Alcohol has been consumed for many millenia by people in many different cultures. It has been used to aid in social situations and as a feel good factor. It is effectively however a poison, and should be treated with caution if its negative effects are to be avoided.
Alcohol and the hangover
When alcohol is drunk it enters the stomach where it can be absorbed. However the surface area of the stomach is not that great and normally most alcohol is absorbed further down the gastro-intestinal tract in the small intestines. Here there is a large surface area and the alcohol is quickly absorbed and taken to the liver for detoxification. If there is too much alcohol, then this will remain in the bloodstream where it will affect the brain, causing symptoms of drunkeness. The liver will get to work converting the alcohol, first to an extremely toxic intermediate substance called acetaldehyde, and then to a harmless product called acetate.
- The intermediate product of alcohol breakdown, acetaldehyde, is responsible for many of the hangover symptoms.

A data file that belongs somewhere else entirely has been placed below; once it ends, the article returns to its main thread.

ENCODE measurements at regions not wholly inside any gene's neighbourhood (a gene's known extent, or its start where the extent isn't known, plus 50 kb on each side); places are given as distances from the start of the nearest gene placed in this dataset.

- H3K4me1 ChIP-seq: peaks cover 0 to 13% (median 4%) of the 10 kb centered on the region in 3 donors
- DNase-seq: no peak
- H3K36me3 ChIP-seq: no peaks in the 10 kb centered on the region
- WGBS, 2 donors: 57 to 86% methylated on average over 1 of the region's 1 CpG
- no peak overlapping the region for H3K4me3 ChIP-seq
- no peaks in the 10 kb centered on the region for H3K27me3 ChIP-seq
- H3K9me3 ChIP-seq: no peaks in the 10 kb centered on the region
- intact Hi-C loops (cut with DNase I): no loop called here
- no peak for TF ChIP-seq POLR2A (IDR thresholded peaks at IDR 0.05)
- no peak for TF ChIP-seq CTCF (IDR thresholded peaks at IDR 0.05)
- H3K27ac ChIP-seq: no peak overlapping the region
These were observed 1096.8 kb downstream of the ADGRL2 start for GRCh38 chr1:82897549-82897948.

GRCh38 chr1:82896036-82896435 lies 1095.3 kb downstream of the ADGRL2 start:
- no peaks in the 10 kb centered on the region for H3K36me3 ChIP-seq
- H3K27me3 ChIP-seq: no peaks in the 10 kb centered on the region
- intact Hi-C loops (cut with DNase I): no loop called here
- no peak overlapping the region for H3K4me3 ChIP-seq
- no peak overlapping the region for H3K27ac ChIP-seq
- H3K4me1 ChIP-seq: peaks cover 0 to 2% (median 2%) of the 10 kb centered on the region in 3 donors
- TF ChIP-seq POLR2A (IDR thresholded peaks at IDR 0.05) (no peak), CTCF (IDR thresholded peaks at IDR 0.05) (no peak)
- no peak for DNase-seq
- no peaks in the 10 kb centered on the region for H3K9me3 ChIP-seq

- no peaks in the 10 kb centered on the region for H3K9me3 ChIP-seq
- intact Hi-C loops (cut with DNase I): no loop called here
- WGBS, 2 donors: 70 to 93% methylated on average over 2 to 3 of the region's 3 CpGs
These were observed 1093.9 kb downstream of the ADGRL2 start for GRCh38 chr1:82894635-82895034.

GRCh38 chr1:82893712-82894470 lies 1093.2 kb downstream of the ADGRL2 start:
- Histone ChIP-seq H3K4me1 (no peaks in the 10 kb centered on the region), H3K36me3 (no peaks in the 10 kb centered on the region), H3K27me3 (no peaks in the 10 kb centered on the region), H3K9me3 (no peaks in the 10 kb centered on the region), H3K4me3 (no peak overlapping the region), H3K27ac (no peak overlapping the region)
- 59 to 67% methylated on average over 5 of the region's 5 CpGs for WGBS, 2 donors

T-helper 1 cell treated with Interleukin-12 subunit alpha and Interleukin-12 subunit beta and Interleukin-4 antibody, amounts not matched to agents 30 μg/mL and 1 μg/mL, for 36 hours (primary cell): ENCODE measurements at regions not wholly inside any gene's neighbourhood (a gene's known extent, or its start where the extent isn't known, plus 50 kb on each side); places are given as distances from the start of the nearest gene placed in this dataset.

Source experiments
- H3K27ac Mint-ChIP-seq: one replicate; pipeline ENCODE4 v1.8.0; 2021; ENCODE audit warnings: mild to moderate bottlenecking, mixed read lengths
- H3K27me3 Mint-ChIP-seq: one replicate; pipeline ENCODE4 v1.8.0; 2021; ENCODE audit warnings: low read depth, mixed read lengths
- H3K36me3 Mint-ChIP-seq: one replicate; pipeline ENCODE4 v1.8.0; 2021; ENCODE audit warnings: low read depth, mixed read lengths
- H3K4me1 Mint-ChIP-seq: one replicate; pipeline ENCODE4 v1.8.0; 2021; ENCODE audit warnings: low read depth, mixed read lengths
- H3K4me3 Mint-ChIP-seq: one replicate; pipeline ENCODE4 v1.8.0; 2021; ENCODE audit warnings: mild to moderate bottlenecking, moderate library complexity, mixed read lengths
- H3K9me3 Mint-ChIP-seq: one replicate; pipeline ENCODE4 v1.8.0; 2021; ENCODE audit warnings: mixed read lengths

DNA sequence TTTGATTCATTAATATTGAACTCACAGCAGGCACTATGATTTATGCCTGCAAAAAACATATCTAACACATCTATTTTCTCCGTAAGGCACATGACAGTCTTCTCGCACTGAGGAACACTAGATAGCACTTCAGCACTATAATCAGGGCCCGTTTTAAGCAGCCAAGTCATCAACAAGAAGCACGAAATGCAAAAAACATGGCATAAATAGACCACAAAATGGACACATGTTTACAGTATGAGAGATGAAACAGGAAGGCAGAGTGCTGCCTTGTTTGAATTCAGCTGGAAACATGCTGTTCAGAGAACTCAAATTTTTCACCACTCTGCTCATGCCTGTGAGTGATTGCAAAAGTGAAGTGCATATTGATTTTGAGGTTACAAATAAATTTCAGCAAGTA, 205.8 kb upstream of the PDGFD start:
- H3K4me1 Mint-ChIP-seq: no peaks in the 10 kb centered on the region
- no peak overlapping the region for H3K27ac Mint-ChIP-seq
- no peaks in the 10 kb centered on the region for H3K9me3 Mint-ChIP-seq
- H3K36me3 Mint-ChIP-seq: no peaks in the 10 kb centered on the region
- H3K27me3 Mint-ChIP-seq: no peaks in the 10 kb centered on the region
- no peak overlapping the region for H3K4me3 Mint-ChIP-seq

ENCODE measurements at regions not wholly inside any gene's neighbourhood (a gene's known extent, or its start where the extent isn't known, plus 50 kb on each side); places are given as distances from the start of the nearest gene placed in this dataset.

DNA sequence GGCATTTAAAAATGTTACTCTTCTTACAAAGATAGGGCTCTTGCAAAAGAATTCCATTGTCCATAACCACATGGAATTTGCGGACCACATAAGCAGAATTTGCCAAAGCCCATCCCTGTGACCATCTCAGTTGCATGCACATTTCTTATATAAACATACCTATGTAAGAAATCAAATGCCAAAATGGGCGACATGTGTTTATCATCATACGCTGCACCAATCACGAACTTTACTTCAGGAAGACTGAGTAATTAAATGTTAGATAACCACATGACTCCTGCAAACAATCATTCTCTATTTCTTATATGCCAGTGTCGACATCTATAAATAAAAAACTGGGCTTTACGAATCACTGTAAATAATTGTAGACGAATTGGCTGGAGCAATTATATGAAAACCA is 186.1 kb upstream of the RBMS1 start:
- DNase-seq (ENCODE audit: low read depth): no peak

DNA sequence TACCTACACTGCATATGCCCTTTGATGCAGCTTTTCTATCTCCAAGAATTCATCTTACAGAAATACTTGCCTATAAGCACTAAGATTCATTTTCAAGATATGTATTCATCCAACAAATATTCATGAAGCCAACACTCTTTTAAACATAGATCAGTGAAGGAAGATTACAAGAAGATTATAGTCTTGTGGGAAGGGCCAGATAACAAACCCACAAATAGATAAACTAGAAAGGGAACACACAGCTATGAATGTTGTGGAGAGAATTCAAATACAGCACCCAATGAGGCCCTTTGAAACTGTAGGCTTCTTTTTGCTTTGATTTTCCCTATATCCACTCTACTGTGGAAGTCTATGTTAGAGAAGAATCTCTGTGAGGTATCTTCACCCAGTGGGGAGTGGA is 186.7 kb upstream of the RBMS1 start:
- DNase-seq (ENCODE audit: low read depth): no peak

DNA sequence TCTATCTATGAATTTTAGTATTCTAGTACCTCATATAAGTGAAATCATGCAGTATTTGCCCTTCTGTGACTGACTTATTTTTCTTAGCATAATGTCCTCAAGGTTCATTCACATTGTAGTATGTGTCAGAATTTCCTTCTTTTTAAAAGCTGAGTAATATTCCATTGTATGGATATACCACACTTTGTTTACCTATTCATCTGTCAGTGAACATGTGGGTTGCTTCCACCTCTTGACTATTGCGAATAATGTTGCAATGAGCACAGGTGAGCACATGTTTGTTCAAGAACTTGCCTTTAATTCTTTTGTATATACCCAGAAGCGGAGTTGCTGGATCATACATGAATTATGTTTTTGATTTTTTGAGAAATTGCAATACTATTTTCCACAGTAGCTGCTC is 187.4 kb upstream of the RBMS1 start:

- Other substances in drink unrelated to the alcohol content, called congeners, are also thought to worsen hangovers. These include tannins in wine and propanols and glycols. Generally the darker drinks contain more congeners.
- Dehydration leads to sickness, nausea and weakness and occurs as alcohol reduces the amount of anti-diuretic hormone leading to incrreased water loss.
- Low blood sugar occurs as alcohol stimulates an insulin response that shunts all our blood sugar into cells. The brain then gets short on its major fuel, sugar. This can lead to the shakes and lethargy.
- Drink plenty of water. In fact the rule of one glass of water for every drink both reduces the total amount of alcohol consumed and reduces the dehydration. If you can't manage this then at least drink a pint of water before bed if you've been drinking a lot .